But I digress.  Just last week, Ann had another scene, where she was taking meetings on behalf of the parks department, even though she’s a nurse (don’t ask, it’s a flimsy premise of the sake of absurd), and so when she tells people she’s a nurse, they immediately start telling her details of ailments for her to diagnose.  That is the joke, about how it happens all the time, it is annoying to her as a nurse.  However, the first person to do this is a large guy, who for some reason needs to take his shirt off completely, while standing up, therefore placing his belly dangerously near the precious face of Rashida Jones, who turns away, flinching and a look in disgust.  Because there is nothing worse in the world than a shirtless guy with a non-six-pack belly.  The horror!  The horror!

It is harder to ignore this second dig.  The honeymoon is over.  I realized it just moments ago, when I sat down to watch last night’s episode, but right before starting it, usually a joyous and exciting moment of pause for me, I abruptly turned off the tv and went to bed.  I just….wasn’t that into it.  I came to Fry Butter to share my woes instead, to offer up a plea to the gods of the golden age of television, please save my show!  I will forgive you if you change the course, and never do it again.  For real.  I know, my calls out to the wilderness will probably go unheard.  I may be foolish and see if a rebound is possible….but only if they give me a Donna episode.  She is way underused.  Then we’ll talk about couples counseling, Parks & Recreation.

6 Comments leave one →
  1. araymondjohnson permalink
    May 8, 2010 3:08 pm

    ah, the good old days when I first fell in love with you…..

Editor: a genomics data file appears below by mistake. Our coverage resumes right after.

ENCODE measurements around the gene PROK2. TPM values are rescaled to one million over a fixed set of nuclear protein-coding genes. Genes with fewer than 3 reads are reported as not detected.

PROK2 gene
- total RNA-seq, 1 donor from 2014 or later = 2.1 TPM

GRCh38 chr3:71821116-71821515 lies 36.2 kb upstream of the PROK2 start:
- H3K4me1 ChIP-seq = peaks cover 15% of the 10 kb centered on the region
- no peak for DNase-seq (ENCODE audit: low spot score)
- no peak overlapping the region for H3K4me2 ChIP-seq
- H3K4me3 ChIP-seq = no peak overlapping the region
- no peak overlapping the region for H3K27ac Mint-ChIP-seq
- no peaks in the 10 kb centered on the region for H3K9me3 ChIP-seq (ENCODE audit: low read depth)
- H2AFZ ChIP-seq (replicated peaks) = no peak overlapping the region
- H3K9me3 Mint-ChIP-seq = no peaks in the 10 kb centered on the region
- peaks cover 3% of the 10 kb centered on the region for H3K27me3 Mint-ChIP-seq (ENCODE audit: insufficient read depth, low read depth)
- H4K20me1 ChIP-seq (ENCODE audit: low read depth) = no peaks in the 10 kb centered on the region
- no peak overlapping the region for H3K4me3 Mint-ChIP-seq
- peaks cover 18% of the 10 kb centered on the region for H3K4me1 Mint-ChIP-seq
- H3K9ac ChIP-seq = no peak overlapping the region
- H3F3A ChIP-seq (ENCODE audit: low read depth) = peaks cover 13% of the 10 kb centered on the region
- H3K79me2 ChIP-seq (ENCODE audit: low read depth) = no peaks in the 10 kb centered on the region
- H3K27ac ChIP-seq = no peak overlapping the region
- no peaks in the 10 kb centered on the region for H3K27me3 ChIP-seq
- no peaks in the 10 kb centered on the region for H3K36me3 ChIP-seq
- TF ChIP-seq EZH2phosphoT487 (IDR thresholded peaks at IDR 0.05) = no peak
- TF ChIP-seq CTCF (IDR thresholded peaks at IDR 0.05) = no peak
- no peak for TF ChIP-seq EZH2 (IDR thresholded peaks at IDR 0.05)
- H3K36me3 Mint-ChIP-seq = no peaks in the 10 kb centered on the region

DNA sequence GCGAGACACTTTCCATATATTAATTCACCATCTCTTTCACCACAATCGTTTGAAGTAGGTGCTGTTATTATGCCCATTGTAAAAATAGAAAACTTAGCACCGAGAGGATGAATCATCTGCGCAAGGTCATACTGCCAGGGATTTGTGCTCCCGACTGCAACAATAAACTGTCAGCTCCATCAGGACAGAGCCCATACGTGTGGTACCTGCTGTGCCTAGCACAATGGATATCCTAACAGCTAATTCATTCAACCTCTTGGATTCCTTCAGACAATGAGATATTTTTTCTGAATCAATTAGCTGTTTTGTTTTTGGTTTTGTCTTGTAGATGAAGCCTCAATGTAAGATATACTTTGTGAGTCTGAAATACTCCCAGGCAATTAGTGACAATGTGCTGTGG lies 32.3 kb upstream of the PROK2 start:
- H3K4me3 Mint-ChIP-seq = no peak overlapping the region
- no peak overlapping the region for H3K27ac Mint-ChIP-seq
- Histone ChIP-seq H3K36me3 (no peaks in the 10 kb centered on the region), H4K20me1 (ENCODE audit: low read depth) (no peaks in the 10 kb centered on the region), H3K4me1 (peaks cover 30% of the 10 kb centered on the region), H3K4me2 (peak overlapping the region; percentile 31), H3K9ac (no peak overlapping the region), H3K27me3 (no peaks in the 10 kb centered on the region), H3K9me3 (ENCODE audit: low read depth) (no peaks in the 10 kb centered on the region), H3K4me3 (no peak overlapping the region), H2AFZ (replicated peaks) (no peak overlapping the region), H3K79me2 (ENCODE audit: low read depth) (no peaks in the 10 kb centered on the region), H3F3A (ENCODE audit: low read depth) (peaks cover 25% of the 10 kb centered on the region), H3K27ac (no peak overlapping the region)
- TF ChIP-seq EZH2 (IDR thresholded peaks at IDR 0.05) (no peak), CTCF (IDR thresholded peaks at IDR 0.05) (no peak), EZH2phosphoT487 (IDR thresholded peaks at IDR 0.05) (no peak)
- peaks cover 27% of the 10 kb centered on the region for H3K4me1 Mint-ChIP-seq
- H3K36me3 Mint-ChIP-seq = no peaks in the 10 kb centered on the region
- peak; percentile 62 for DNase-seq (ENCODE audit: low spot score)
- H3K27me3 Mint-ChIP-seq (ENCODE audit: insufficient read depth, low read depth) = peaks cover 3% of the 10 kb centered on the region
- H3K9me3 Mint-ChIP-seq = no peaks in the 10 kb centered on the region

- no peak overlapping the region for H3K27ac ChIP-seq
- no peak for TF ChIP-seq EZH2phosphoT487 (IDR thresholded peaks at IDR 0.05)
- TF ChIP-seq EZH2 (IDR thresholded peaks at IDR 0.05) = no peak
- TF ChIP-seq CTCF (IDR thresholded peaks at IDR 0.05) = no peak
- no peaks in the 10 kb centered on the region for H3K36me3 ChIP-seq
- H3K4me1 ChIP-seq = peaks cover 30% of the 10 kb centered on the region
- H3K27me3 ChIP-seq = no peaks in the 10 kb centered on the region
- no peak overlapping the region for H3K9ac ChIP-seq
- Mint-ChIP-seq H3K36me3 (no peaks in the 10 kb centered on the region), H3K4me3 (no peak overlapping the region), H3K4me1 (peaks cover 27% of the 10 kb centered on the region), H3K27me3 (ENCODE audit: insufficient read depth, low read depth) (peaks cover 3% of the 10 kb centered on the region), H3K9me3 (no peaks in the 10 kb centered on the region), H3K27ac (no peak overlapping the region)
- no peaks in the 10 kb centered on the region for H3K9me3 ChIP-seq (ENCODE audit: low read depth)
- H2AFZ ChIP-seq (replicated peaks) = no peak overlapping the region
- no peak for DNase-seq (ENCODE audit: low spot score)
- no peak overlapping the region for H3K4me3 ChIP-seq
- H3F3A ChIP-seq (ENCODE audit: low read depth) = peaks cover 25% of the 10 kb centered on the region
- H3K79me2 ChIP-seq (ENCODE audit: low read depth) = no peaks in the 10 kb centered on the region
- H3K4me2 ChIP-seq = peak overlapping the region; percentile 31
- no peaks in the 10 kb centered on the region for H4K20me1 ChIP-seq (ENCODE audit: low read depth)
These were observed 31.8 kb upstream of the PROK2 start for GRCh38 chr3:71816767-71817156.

2. araymondjohnson permalink
    May 8, 2010 3:11 pm

    i’m a simple man too, Ron.

  3. araymondjohnson permalink
    May 8, 2010 3:20 pm

    ok, last one — maybe ?uestlove will help my campaign.

  4. eieioj permalink
    May 8, 2010 3:45 pm

    Somehow I’ve managed to miss both of the episodes with the fatophobic comments. I’m not surprised that they’re there, though.

    I’m surprised by how much I like this show. The hunting episode never fails to make me laugh my butt off, and I think most anything that comes out of Aziz Ansari’s mouth is genius. And I enjoy randomly saying “Ron. F*cking. Swanson.” in various social situations.

    It’s less problematic for me (and funnier, to me) than 30 Rock, and less painful/awkward to watch than The Office (Oh, Michael Scott, how I want to smack you, even as I want to cry for you).

    Also, yay! someone else liked I Love You, Man other than my boyfriend and I!

  5. May 8, 2010 5:34 pm

    This week’s episode featured a “One butt, two chairs” joke. Did they get a new writer or something?

  6. May 8, 2010 8:40 pm

    This week’s episode featured a “One butt, two chairs” joke. Did they get a new writer or something?

    Is it Bruce Vilanch?